Friday, April 28, 2017

Divine Gravity


In one way, this began yesterday with a walk in the rain and an RSCJ sister (who blogs here) who wrote in praise of ordinary happiness.  In another way, it begins when I listen to the news every day, so little of it good, so much of it a picture of potential or actual devastation on a scale that makes me shudder.  And yet...and yet...I know there is more, something foundational, that is also real... I know...I believe... I find that I must.




Divine Gravity

Amidst the grey and the grim,
when the luminous theorems of physics
with their lenses and prisms and mirrors
bending light into beautiful
melt into the dampness and certainty wavers,
hold fast to the promise of divine gravity
that grounds us in the hope,
the in-breaking salvation,
of elemental joy.

When forsythia blooms her symphony;
The perfection of a plum’s design;
The unforgotten possibility of flight
at the height of the arc of a swing.

Kimberly M. King, RSCJ





Saturday, April 15, 2017

Easter Grace, 2017


Easter Grace 2017

You ask each of us to hold with our lives
a portion of this Holy Chaos—
a portion of what it means to be human,
made in your image and likeness,
and yet, and still, and completely, free.

So it is that we make our way
and we find our lives holding
the Truth of our world and the truth in faith
of who you call us to be, by your life, your witness. 
It is a sometimes contradictory fullness, that Truth:
Bombs, blooms; evil, awe;
Love, Humanity; Love, Divinity;
Love, Death; Love, Resurrection;
Love.

We ask your blessing
upon this meal we are about to share
and upon the company we keep
so that by the nourishment of both
we may continue to live and move and have Being
as Easter people.  As a people who believe
that there is a light no darkness can overcome;
that death does not hold us bound;
that Love will be what sets us free

to Rise; to Rise; to Rise.

Kimberly M. King, RSCJ


Tuesday, April 11, 2017

Radical Style, Holy Chaos


From my notebook…

11 April, 2017

6:45 AM…Cat on the window sill, coffee in the mug.  With the window open about an inch, fresh air eases the closed in feeling of a winter whose time has past.  It’s nice.  This, from the reflection in Give Us this Day, before reading the front sections of the paper…
~The death and resurrection of the Lord is not a past event we re-enact through the tableaus of Holy Week.  Rather, it is a dynamic mystery that plays out in the holy chaos of our lives.~  Fr. Edward Foley

I like that…and then, I look at our world and wonder—Is it *holy* chaos, the bombings of whatever sort in Syria; the Coptic church bombings in Egypt; the lorry-as-a-weapon crashes in London and Stockholm; the volatility of Russia’s relationship with nearly anyone of late; the fact that Arkansas wants to execute seven inmates in one week?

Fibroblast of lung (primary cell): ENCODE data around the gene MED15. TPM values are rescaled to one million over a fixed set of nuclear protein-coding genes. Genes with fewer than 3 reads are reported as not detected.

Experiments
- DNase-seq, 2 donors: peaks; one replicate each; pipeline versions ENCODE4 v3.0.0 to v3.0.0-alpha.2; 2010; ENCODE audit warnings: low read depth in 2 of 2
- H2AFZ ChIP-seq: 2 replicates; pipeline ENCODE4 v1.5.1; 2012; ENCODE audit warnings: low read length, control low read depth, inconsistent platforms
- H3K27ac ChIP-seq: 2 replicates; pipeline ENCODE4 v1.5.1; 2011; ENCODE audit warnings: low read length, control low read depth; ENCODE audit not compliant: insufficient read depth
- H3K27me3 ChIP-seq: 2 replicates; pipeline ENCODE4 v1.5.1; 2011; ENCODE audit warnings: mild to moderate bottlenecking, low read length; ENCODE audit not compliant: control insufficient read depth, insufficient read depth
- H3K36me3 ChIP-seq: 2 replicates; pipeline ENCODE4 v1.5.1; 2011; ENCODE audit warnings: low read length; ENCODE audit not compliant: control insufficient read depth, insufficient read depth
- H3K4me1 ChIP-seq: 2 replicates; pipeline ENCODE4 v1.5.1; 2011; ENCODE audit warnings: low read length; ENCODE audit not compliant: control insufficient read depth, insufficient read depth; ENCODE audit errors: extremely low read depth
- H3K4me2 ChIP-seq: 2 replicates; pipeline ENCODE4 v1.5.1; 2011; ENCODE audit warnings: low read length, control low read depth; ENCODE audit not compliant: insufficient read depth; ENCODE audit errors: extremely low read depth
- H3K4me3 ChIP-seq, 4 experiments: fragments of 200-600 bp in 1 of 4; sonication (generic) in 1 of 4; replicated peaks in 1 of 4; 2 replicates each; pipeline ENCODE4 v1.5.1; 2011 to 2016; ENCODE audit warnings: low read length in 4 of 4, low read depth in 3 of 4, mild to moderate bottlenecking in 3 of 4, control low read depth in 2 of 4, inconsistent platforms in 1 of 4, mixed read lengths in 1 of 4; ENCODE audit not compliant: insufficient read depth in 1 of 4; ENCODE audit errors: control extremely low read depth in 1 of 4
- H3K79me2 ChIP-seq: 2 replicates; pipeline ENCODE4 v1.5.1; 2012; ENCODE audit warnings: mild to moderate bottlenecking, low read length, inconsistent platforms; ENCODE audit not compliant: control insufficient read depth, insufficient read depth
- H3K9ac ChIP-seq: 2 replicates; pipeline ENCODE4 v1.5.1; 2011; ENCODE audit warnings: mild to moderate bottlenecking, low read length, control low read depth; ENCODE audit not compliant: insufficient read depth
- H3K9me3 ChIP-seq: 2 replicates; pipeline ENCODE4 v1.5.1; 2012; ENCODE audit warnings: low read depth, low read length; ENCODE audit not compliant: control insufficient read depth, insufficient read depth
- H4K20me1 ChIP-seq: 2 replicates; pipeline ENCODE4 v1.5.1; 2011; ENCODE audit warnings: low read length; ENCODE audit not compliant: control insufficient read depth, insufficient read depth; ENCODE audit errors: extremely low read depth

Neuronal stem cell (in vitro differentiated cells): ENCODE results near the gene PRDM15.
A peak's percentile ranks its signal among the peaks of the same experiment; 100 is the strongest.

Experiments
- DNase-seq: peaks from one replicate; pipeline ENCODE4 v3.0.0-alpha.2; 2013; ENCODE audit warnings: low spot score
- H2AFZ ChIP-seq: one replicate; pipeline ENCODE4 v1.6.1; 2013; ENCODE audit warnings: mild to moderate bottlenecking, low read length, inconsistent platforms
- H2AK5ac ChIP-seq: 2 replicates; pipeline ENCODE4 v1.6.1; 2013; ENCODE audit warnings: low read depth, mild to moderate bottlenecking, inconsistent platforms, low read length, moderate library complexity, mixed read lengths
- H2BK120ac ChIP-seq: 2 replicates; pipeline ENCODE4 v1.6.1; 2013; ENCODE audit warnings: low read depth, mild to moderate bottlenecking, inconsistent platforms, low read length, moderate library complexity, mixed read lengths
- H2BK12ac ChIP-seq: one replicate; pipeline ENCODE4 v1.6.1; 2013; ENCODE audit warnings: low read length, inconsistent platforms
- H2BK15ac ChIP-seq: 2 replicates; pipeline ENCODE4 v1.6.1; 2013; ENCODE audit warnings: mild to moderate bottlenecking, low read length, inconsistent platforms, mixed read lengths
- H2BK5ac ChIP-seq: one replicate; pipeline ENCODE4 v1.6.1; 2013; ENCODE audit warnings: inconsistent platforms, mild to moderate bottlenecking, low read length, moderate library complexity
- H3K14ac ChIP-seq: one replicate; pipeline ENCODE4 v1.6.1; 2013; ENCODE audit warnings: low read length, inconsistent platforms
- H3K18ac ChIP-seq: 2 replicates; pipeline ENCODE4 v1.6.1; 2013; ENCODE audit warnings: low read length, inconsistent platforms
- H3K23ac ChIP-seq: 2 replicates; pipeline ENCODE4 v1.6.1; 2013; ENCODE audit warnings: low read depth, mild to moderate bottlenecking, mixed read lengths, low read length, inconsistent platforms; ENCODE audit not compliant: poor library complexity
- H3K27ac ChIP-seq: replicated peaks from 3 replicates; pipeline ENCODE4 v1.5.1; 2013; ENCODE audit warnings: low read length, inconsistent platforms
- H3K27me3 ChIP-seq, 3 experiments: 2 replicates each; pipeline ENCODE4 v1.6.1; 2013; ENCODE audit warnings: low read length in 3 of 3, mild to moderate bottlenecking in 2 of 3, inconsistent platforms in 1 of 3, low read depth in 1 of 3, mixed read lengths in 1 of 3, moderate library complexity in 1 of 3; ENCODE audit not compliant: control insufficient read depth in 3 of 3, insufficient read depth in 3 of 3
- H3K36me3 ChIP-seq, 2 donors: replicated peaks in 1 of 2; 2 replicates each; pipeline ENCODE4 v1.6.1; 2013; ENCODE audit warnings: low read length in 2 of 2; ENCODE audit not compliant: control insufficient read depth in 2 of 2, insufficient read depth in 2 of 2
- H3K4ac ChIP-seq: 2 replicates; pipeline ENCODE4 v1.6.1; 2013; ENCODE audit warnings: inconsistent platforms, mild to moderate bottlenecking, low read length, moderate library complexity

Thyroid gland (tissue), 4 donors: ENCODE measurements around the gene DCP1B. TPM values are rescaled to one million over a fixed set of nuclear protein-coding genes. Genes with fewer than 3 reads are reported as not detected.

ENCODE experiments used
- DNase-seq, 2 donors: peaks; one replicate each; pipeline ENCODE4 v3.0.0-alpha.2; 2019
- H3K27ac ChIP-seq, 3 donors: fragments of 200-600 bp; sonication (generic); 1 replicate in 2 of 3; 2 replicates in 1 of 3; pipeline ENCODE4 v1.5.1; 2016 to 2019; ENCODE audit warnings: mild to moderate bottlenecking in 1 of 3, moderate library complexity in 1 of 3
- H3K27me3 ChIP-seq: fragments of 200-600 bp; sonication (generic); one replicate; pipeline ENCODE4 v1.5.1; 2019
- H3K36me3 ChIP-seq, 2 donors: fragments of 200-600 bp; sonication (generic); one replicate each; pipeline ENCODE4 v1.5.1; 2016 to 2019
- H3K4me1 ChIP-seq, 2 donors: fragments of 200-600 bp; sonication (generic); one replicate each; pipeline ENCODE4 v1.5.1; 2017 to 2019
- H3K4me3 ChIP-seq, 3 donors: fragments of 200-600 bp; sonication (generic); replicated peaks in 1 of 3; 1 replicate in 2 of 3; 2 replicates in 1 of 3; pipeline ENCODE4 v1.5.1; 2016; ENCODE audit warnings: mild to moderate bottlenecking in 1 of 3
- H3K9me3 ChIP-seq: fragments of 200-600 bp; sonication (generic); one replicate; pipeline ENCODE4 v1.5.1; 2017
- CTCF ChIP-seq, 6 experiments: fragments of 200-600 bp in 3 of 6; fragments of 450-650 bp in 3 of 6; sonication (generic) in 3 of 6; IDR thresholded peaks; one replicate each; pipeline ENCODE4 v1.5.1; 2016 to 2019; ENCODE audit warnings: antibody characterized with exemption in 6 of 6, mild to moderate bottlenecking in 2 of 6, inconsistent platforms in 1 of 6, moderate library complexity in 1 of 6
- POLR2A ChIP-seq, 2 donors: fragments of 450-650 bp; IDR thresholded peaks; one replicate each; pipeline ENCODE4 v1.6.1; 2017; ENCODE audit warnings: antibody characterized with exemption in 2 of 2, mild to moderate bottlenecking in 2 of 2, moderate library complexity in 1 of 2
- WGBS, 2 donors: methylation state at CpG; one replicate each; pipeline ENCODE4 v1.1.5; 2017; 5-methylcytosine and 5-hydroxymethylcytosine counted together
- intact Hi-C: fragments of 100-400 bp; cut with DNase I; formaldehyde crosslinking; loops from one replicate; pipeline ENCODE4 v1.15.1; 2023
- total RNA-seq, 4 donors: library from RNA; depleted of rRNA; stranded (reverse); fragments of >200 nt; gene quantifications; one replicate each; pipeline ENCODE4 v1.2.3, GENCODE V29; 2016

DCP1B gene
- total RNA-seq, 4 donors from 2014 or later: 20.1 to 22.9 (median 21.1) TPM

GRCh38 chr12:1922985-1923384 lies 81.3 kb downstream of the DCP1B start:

There seems little that is holy in any of that. And an enormous amount of chaos.

And then I remember the Kandinski mobile of evening light on the buildings last night during prayer.  I recall seeing seams of earth splitting with the life force of a stem less than a centimeter long.  I notice that Lauds is again being sung by a robust choir of songbirds, recently returned from unnamed adventures during their migration. 

There seems plenty holy in that. And a healthy amount of chaos too, though of an entirely different sort.

When I hold both of these sets of observations together, I arrive at a somewhat unexpected place. In the middle of our General Chapter 2016 document.  Specifically, I find myself considering one of the four calls named by the Chapter:

To live more humanly:

In the radical style of Jesus of Nazareth, we wish to be in closer relationship as sisters with one another and with others; we wish to be simpler, more human and closer to people and their experience, in order to show forth the joyful and compassionate face of God and to be at the service of Life, wherever we are sent.

To hold as much truth as we can is an extraordinary amount of chaos to bear.  And if I am honest, I hold my portion best when I am at my most human.  Most vulnerable.  Most free, transparent, honest… because that makes room within me for Love.  Love is what allows me to hold Truth, to bear the chaos that comes with it and not be completely undone by it.

Love allows me to enter the whole mess of Truth that is what it means to be fully human.  Bombs. Blooms. Evil. Awe. Love. Humanity. Love. Divinity. Love. Death. Love. Resurrection. Love.
And my model is Jesus. Who was hated and loved. Rejected and followed. Who was anointed and who blessed. Who cleared the temple, wept, and asked that “if you are willing, remove this cup from me; yet, not my will but yours be done.”  Who died on a cross. Who rose.

Radical style…holy chaos...indeed. 

Should it be your will, O God, may I have the courage through Love to enter in so entirely and with such fullness of Humanity.

 (NB:  Image is of an icon painted on the wall in the RSCJ novitiate in Poland)

Thursday, March 30, 2017

Steady me, Steel me


Steady Me



Steady me, steel me,

soften me, gradually

to take in the Truth